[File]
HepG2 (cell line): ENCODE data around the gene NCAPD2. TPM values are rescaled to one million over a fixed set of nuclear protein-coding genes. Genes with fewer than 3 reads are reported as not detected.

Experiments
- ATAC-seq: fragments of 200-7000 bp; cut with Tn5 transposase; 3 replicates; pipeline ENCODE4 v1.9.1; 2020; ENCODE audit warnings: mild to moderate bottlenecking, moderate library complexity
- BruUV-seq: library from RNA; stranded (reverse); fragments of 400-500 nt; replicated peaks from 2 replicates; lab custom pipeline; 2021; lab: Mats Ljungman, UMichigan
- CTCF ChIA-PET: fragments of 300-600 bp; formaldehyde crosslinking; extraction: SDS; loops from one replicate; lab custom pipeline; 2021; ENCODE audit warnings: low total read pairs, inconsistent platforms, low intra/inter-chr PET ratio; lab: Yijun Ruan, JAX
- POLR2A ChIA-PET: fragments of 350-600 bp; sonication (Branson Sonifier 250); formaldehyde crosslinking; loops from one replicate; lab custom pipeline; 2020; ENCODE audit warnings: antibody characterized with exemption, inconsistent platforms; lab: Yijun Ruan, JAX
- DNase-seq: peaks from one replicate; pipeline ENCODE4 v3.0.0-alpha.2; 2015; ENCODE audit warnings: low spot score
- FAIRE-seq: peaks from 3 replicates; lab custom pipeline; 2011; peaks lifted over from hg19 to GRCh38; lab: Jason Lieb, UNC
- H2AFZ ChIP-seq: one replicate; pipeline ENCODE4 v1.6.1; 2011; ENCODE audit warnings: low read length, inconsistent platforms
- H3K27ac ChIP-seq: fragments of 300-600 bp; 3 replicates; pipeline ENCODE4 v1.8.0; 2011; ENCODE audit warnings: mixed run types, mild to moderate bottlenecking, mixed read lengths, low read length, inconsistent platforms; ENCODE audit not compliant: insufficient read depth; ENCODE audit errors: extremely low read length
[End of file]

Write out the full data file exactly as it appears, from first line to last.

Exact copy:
HepG2 (cell line): ENCODE data around the gene NCAPD2. TPM values are rescaled to one million over a fixed set of nuclear protein-coding genes. Genes with fewer than 3 reads are reported as not detected.

Experiments
- ATAC-seq: fragments of 200-7000 bp; cut with Tn5 transposase; 3 replicates; pipeline ENCODE4 v1.9.1; 2020; ENCODE audit warnings: mild to moderate bottlenecking, moderate library complexity
- BruUV-seq: library from RNA; stranded (reverse); fragments of 400-500 nt; replicated peaks from 2 replicates; lab custom pipeline; 2021; lab: Mats Ljungman, UMichigan
- CTCF ChIA-PET: fragments of 300-600 bp; formaldehyde crosslinking; extraction: SDS; loops from one replicate; lab custom pipeline; 2021; ENCODE audit warnings: low total read pairs, inconsistent platforms, low intra/inter-chr PET ratio; lab: Yijun Ruan, JAX
- POLR2A ChIA-PET: fragments of 350-600 bp; sonication (Branson Sonifier 250); formaldehyde crosslinking; loops from one replicate; lab custom pipeline; 2020; ENCODE audit warnings: antibody characterized with exemption, inconsistent platforms; lab: Yijun Ruan, JAX
- DNase-seq: peaks from one replicate; pipeline ENCODE4 v3.0.0-alpha.2; 2015; ENCODE audit warnings: low spot score
- FAIRE-seq: peaks from 3 replicates; lab custom pipeline; 2011; peaks lifted over from hg19 to GRCh38; lab: Jason Lieb, UNC
- H2AFZ ChIP-seq: one replicate; pipeline ENCODE4 v1.6.1; 2011; ENCODE audit warnings: low read length, inconsistent platforms
- H3K27ac ChIP-seq: fragments of 300-600 bp; 3 replicates; pipeline ENCODE4 v1.8.0; 2011; ENCODE audit warnings: mixed run types, mild to moderate bottlenecking, mixed read lengths, low read length, inconsistent platforms; ENCODE audit not compliant: insufficient read depth; ENCODE audit errors: extremely low read length